Cool Healdsburg is a grassroots effort by residents ready to take action preparing for emergencies, reducing carbon emissions, saving water and building a more vibrant community block-by-block, neighborhood-by-neighborhood.   We believe that change happens when small numbers of people publicly and collectively align their actions to address the climate crisis.  Cool Healdsburg gives people a meaningful way to participate and builds on the excellent work that COPE (Communities Organized to Prepare for Emergencies) is doing.   

Many cities throughout California are adopting “Cool” programs to organize residents, improve communication, measure progress, and draw their local neighborhoods together in the fight to address the climate crisis. Current “Cool” cities include Petaluma, Davis, Irvine, San Francisco and Palo Alto.  Some use the coolblock platform while others use BrightAction or their own locally developed application.  This action group hopes Healdsburg will become a “Cool” city.  

Members of his group have networked with Cool Petaluma organizers and attended some of their events. Cool Petaluma is currently developing its own platform after first implementing the coolblock platform through a grant.  We also met with Lisa Altieri, the CEO of BrightAction, to explore another  alternative to coolblock. The platform developed by BrightAction would allow us to efficiently communicate with and recruit new neighborhoods into our efforts. BrightAction would provide a dedicated website for Cool Healdsburg.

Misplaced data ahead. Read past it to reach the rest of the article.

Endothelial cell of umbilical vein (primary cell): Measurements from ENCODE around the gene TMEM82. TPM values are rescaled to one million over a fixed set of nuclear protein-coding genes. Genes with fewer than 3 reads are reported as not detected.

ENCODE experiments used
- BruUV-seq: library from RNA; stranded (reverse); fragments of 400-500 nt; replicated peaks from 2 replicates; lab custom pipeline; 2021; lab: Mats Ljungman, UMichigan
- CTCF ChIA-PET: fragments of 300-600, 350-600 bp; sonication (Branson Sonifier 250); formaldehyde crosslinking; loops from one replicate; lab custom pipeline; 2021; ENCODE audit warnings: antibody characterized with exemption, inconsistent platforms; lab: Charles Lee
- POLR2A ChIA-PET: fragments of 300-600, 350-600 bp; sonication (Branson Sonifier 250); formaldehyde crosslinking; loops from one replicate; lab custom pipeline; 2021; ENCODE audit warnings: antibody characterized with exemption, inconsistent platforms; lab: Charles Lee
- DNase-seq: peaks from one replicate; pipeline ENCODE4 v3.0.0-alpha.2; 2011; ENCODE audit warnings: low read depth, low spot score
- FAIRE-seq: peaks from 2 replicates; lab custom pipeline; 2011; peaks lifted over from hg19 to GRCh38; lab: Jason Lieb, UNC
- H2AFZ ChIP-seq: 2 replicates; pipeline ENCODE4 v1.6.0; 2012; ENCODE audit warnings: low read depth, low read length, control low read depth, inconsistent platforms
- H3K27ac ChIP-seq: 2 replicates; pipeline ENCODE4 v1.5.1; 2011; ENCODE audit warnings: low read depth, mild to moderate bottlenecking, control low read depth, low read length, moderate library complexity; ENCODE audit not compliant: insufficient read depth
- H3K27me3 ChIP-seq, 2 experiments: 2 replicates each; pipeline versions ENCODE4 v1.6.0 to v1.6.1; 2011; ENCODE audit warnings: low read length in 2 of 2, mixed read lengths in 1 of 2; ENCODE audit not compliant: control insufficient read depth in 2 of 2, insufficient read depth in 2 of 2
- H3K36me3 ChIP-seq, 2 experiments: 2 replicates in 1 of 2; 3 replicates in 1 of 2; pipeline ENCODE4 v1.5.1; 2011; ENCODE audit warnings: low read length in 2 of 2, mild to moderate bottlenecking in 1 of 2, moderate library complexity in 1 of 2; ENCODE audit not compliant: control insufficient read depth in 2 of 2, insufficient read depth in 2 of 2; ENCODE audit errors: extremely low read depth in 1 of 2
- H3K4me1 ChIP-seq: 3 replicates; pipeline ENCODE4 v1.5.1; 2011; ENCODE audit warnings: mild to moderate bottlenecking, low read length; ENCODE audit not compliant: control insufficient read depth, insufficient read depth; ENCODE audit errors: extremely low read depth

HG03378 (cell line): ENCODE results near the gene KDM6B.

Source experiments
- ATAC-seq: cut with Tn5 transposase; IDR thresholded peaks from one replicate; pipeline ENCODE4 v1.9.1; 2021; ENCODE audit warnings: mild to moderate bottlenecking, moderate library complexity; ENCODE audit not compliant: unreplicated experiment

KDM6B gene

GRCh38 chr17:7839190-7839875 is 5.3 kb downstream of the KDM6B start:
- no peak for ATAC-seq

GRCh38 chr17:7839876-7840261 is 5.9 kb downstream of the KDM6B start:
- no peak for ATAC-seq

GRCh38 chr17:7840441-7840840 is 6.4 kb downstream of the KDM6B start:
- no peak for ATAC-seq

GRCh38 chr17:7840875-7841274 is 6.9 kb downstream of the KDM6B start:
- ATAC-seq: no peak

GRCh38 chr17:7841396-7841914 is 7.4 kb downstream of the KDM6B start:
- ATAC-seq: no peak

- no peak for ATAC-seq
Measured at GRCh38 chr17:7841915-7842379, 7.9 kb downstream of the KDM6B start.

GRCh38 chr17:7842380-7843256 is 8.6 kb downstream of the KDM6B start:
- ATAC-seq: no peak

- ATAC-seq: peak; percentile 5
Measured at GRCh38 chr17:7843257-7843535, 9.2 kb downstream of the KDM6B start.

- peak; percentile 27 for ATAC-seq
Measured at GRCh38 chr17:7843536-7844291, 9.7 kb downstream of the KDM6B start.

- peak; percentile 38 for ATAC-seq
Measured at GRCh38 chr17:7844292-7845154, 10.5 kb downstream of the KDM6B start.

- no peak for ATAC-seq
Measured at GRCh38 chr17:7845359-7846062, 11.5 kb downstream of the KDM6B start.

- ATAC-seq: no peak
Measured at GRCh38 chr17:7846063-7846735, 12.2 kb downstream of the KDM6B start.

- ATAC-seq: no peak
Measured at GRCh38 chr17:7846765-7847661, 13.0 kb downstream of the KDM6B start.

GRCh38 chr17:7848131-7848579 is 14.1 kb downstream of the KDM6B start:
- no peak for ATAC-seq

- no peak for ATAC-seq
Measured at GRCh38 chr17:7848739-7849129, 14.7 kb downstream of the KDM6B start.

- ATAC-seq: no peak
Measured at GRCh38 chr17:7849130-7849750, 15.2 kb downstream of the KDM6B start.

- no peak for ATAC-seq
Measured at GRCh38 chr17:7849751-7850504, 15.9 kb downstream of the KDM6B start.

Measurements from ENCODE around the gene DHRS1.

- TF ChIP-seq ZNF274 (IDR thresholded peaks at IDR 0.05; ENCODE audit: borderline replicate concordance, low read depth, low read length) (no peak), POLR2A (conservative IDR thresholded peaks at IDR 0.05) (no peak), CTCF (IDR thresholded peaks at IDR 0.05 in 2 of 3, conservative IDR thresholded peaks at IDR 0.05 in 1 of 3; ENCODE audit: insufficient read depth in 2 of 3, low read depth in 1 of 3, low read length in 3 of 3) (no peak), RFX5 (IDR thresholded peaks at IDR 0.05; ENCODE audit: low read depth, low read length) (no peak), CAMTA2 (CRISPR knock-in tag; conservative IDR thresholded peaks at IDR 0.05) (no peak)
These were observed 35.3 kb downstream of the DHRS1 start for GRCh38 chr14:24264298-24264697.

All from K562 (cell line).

Sonoma County actually participated in a pilot a few years ago with BrightAction during the Sonoma Climate Challenge.    However, this did not include neighborhood organizing but merely allowed individuals to calculate their carbon footprints.  Resuscitating a county wide effort with neighborhood organizing as a major component was discussed at the January 2023 Climate Action Advisory Committee for the Regional Climate Protection Authority.   We are waiting to hear if there is a way to fund a countywide effort in which jurisdictions could play a part.  Healdsburg’s two appointed representatives on the Climate Action Advisory Committee are Tyra Benoit and Stephanie Turk.   If that doesn’t happen through RCPA, we will revisit how to do this on our own in the City of Healdsburg.   However, this effort would require that we raise funds through grants or donations in order to offer this online program. 

Dr. Erica Chenoweth of the Harvard Kennedy School suggests that if we can get 3.5% of the population engaged in sustained action, a movement will succeed.  We can do this in Healdsburg.  It would mean that of our 11,275 residents, we would need around 394 actively involved, person to person, neighborhood by neighborhood.   Are you ready to join us?  

Greener Energy Sources Action Group

More details from this newly formed action group coming soon.